This is all rumor, but its the best explanation I’ve seen for why Pak initially claimed two downed jets w/ two pilots in captivity, but changed it to one. Would explain India only acknowledging one pilot downed, and insisting they shot a Pak jet.

  2. I think all of India’s objectives have been met. Our jets were able to penetrate quite deep into Pakistan’s airspace and drop munitions. The extent of the damage inflicted will become clear with time, but this puts a serious question mark on Pakistan’s ability to protect its non-state fighters. India’s guess was right in that, just like Abbotabad, Pakistan was not able to detect hostiles in its airspace.

    Pakistan’s response was quick, but ultimately a limited, conventional one. And their aircraft were engaged quickly by India’s patrols. Yes, the optics of the captured Indian pilot suit the Pakistani military in the short term. But in the long term, the original status quo could have only been maintained if their aircraft had penetrated Indian airspace without detection and engagement.

    A related question, can anyone provide insight into why Pakistan’s air defence is so weak ? As of now, most of Pakistan’s airspace is still closed. Flights have been in and out of Amritsar all day, but nothing around Lahore.

    1. If the idea was to prove that Pakistan proper (and not just AJK) could be attacked without consequences, that has failed. Pakistan responded the very next day and proved that we will defend our sovereignity. Any further action by India will be an escalation (which no rational human being should want).

      “Surgical strikes” etc are not going to solve our issues. The only solution is a negotiated dialogue addressing the Kashmir conflict. This may not be a popular position right now but it is the sole workable one in the long term. How many more cycles of escalation are you willing to see in the future?

      1. What consequences ? India dropped bombs 80 km into Pakistani territory, Pakistan lost an F-16 trying to even get in.

        1. I’m sure it was not India’s idea that they would get a plane shot down the next day and a pilot captured. By violating our sovereignty, they risked escalation. I’m glad everyone has calmed down now. But next time India plans some kind of “surgical strike” or “non-military preventive action”, they should realize Pakistan is completely prepared to respond to any incursion into our territory.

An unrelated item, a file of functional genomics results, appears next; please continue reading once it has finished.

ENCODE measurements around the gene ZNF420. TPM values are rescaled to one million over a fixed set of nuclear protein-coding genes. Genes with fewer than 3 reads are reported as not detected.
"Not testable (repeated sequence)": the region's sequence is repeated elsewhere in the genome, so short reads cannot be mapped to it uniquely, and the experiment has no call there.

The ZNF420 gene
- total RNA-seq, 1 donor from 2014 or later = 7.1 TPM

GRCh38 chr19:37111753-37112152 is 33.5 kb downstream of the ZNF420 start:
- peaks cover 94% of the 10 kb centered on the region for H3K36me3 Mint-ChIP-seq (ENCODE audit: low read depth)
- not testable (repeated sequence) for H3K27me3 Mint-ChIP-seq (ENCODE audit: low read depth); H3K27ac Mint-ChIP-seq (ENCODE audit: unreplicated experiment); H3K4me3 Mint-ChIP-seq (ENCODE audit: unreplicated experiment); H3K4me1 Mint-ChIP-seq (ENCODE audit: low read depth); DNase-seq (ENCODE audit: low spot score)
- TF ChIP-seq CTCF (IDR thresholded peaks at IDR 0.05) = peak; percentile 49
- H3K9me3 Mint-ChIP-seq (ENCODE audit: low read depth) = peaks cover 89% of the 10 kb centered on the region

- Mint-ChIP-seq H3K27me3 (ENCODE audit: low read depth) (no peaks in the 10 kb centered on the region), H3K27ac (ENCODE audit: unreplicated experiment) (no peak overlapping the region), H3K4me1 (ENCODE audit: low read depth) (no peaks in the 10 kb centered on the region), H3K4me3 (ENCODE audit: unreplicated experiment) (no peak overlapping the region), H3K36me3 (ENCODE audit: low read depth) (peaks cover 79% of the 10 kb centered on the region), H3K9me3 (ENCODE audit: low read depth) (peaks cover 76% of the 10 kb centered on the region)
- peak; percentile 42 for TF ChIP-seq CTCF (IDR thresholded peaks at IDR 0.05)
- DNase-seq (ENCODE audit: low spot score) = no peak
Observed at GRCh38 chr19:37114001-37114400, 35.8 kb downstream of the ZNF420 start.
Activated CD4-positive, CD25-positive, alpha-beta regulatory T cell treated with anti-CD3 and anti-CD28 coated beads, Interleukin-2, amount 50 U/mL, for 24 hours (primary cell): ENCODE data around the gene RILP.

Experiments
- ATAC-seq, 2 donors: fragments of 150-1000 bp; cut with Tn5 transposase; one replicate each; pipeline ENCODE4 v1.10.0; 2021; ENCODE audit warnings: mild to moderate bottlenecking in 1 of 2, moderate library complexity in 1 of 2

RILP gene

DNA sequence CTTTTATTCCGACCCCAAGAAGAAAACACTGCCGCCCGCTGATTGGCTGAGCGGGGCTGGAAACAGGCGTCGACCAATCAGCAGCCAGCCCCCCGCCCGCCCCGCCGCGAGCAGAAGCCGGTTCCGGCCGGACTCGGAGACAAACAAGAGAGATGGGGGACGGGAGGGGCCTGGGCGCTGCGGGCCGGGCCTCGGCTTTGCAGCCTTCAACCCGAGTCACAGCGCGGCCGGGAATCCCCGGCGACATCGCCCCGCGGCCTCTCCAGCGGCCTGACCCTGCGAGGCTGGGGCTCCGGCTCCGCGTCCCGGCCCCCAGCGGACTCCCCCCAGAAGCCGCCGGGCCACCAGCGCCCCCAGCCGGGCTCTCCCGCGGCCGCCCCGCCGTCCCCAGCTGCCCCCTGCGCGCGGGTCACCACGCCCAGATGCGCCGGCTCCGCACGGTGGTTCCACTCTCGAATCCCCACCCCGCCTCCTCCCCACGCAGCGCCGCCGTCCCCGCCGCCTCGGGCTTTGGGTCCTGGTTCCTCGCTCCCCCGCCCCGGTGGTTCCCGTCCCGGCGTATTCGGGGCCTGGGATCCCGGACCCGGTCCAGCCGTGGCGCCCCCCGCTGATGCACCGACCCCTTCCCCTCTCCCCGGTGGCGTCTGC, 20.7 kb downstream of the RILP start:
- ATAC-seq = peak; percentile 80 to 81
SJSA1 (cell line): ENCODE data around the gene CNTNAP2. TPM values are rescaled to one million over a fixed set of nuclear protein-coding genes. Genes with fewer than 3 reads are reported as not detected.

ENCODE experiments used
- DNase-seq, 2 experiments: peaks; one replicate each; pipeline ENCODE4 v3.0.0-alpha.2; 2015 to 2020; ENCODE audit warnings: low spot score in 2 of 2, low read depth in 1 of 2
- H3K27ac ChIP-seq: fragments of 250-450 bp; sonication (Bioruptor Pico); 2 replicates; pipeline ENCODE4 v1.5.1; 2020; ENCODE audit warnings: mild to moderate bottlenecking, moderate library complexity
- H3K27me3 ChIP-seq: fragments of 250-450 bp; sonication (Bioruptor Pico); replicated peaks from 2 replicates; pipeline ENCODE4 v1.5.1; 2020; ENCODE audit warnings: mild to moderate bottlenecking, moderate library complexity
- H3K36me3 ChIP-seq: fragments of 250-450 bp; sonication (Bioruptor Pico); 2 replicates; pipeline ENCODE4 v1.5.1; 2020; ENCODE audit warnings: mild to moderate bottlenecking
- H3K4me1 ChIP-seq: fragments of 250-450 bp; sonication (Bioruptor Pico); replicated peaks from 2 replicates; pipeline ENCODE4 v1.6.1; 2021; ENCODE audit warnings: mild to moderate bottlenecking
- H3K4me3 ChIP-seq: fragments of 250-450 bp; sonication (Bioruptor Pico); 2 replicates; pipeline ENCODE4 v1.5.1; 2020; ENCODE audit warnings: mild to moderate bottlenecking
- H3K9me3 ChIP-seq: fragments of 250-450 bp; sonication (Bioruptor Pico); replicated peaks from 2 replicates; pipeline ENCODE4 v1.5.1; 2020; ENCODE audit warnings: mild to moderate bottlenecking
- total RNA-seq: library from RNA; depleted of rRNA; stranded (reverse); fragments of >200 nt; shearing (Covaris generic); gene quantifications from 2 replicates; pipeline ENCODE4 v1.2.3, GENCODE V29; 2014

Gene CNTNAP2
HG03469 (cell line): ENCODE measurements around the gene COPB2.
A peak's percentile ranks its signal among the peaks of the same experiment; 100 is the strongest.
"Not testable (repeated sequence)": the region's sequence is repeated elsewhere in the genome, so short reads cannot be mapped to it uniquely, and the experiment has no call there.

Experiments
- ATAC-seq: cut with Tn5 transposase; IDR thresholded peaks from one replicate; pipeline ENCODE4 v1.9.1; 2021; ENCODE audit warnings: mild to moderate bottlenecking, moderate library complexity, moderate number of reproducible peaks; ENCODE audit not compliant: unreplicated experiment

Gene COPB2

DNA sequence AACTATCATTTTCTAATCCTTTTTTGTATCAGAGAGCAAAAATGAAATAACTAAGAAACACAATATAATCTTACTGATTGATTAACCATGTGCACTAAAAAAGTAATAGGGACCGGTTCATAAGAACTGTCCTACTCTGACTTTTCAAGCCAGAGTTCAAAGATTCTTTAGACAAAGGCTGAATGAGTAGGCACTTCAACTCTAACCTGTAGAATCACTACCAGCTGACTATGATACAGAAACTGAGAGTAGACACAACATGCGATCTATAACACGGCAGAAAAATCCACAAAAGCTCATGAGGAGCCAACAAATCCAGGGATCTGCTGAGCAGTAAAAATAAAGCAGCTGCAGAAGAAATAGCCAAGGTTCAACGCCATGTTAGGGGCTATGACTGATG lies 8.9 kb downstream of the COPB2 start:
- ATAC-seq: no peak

Neither proxy war nor military action is the answer to anything. The outstanding issues between these two countries can only be solved by diplomacy.

          1. I think it was completely on the cards that there would be some kind of military engagement post Balakot.

            Planes get shot down in aerial combat, thats not new. India’s problem was that its soldier’s were fighting Pakistan’s irregulars. There was no risk to Pakistan’s armed forces. But that has changed. It could have just as easily been two Pakistani jets shot down. This dramatically increases the costs for the Pakistani army.

          2. The point is that incursions into Pakistan will be met with action from Pakistan’s side. Pakistan demonstrated its ability to strike back and then de-escalated by returning the Indian soldier.

            How many more cycles of this stupid escalation do you want to see? There is no excuse for Pakistan’s use of proxy forces. That should be stopped for the sake of Pakistan itself. But India’s belligerence and muscular nationalism doesn’t help matters either.

  3. I think both sides are claiming win, but Pakistan has undoubtedly won the PR battle. For those who think India has drawn new red lines, these lines will be reverted back to older ones once the opposition is in power. In a way this are “BJP lines” and not “Indian lines”. I anticipate India’s U-Turn also on other subjects like unilateral opposition to BRI once the opposition is in power.

    For folks asking if Pakistan has any responsibility to take action against proxy groups attacking India then the answer is emphatically NO. Pakistan is under no obligation to fight fair just because India wants it to. Now if you consider Pakistan (State) as enemy (which majority in India don’t) , then only you can fight an effective war. But then many in India(mostly in South and East) don’t even think we are fighting a war, so there is that.

    1. Can you elaborate this point, that these are only “BJP’s red lines”, removing all other variables? This is a view unsupported by history or context, IMHO.

      I can argue otherwise, that any government with 300+ seats in parliament with a pre-election coalition and 270+ on its own, would have done this especially so near an election after a provocative attack. Especially at this moment in time in Indian history, the media climate, geopolitical environment and Pakistan’s finances.

      With a large number of seats, Rajiv Gandhi sent IPKF to Sri Lanka, his mother previously was training LTTE and aggressively countering Khalistanis and even before that, of course the Bangladesh liberation war. Savarkarites tend to, when talking about Indira nowadays, remove the party culture around her that enabled her to do so.